This clematis with the formidable-looking name that needs no translation should be starting into its main bloom about now in most of our northern temperate areas. It is a strong grower (9' - 12', 3m - 4m), branching rapidly in its upper reaches, and once established can put out impressive quantities of its midsized deep violet flowers, usually in a big wave at first and then a later, smaller crop toward autumn.
The flowers are anything but uniform, with varying numbers of sepals, wavy-edged and gappy, giving the plant the appealing air of a wildling. Often the newly opened blossom has an additional, rather mysterious property that relatively few of even our finest clematis sharea velvety glow that soon fades away. The red in the sepals sometimes concentrates in the midrib, and that too will normally pale down as the flower ages. But the anthers at the center remain deep purple-red until their pollen is gone. Underneath, the sepals are violet to gray. As with most Group C or III clematis, the bloom will tend to form mostly in the top half of the season's growth. It is up to the individual gardener whether to leave that matter to the plant or coax some of it lower down.
Not yet widely distributed, 'Kosmicheskaia Melodiia' is due to become easier to find as the trade goes on absorbing more of the great hoard of clematis backed up for years behind the Iron Curtain. Of the many interesting hybrids produced in the republics of the former Soviet Union, those that so far have achieved the most visibility in the West are Estonian, mainly from the nursery of Uno Kivistik and his family, and they merit the attention they've received. But we have yet to plow through to some of the best cultivars produced elsewhere in the farms and botanical gardens of the Baltic nations, or at the Nikita State Botanical Garden near Yalta, in the Ukraine. There, as long ago as the 1960s, the botanist A. Volosenko-Valenis began a breeding program that, with the later collaboration of Margarita A. Beskaravainaya, would gradually produce scores of new clematis.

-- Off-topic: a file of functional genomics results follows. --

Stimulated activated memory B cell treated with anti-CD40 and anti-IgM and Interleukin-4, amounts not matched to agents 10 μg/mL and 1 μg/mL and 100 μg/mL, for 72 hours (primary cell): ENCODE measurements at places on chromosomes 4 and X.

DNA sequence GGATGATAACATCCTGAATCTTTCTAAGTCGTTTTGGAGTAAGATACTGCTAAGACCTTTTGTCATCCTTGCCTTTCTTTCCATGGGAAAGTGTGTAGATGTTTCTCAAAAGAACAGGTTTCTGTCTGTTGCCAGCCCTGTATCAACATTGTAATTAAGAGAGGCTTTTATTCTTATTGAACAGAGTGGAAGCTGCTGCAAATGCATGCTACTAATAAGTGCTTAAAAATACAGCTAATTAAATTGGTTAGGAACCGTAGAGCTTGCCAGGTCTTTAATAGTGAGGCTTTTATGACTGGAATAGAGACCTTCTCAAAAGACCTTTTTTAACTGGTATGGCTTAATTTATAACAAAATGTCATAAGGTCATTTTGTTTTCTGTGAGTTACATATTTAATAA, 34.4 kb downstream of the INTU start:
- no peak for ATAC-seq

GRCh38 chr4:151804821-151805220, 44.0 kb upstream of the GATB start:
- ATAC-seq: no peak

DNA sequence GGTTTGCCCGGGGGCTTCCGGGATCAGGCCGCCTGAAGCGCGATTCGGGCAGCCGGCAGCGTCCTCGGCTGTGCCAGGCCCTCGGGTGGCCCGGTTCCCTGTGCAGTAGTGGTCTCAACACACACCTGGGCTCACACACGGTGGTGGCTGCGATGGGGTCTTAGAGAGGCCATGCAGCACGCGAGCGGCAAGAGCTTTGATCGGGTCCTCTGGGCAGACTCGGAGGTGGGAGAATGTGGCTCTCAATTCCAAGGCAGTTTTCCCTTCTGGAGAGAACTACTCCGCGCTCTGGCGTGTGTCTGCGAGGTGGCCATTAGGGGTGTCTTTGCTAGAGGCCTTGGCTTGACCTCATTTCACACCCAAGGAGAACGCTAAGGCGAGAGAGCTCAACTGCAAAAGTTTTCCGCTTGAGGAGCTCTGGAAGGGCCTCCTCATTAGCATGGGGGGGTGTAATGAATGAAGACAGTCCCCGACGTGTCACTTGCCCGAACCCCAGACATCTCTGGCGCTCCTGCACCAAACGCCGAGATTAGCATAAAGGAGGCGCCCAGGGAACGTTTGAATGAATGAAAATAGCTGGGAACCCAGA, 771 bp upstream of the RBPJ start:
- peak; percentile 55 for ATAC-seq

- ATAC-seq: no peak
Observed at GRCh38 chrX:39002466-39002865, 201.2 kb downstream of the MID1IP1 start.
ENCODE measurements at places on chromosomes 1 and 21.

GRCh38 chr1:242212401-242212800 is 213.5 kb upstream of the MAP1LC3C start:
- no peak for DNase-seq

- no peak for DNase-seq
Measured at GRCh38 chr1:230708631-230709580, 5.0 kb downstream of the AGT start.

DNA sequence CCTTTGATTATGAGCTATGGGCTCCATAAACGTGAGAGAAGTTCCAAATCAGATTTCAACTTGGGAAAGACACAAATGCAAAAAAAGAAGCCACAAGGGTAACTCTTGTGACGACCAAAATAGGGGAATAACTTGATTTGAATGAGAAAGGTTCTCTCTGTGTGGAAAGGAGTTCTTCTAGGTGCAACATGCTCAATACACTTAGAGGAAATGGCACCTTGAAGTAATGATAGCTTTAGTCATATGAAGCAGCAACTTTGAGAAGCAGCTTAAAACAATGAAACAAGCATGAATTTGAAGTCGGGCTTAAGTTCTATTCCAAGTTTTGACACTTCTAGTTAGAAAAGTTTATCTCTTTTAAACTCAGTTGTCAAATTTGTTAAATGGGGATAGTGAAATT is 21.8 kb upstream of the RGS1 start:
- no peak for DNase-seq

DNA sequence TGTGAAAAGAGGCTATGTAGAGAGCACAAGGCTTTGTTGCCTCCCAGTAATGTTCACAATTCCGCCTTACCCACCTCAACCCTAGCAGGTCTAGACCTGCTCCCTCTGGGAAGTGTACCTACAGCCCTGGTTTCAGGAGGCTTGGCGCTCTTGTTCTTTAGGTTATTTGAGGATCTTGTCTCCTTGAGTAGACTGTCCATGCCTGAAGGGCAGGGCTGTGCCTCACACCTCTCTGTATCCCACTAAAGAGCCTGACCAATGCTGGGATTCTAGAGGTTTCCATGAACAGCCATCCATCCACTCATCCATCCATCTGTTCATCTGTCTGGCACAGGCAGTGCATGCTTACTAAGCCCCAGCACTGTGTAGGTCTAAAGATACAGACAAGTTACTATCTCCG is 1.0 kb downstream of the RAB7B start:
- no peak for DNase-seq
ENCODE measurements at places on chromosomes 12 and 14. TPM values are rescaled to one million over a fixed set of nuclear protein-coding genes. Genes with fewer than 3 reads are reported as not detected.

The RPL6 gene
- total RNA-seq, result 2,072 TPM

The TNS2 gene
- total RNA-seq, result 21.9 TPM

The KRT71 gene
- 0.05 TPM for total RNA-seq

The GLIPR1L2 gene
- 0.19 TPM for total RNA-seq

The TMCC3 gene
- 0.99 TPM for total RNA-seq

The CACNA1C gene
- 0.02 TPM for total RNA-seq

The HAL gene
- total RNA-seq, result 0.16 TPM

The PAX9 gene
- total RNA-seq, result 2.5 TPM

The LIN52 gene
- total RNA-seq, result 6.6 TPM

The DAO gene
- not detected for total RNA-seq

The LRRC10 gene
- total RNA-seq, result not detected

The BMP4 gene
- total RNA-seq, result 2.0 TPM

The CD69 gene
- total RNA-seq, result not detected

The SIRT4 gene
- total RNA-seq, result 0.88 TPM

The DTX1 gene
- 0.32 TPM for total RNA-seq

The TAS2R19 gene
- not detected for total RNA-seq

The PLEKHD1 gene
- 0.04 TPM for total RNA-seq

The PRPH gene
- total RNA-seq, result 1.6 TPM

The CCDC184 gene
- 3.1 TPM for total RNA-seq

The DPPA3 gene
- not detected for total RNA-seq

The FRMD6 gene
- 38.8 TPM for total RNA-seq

'Kosmicheskaia Melodiia' was one, bred in 1965 (from C. 'Gipsy Queen' x 'Jackmanii Alba,' we are told) and later named in commemoration of the first flight of the Soviet cosmonauts. Some of the other hybrids, to judge from photographs and scanty reports, may be too much like plants already well entrenched with us to justify propagating them for the international trade, but there are a good many Ukrainian hybrids that any fancier of the breed would probably want on sight: the cloudy pink 'Ai-Nor,' for example, or 'Nicholai Rubtsov,' or 'Iubeleinyi-70,' to mention no more, all three of them available here and there but hard to track down. Luckily, we already have C. 'Alionushka' and 'Luther Burbank' in the mainstream, plus the excellent small-flowered 'Paul Farges,' which we featured in an earlier Clematis of the Month. So far, however, we are in no danger at all of having too many of these. Perhaps what we need is a pipeline from Yalta.
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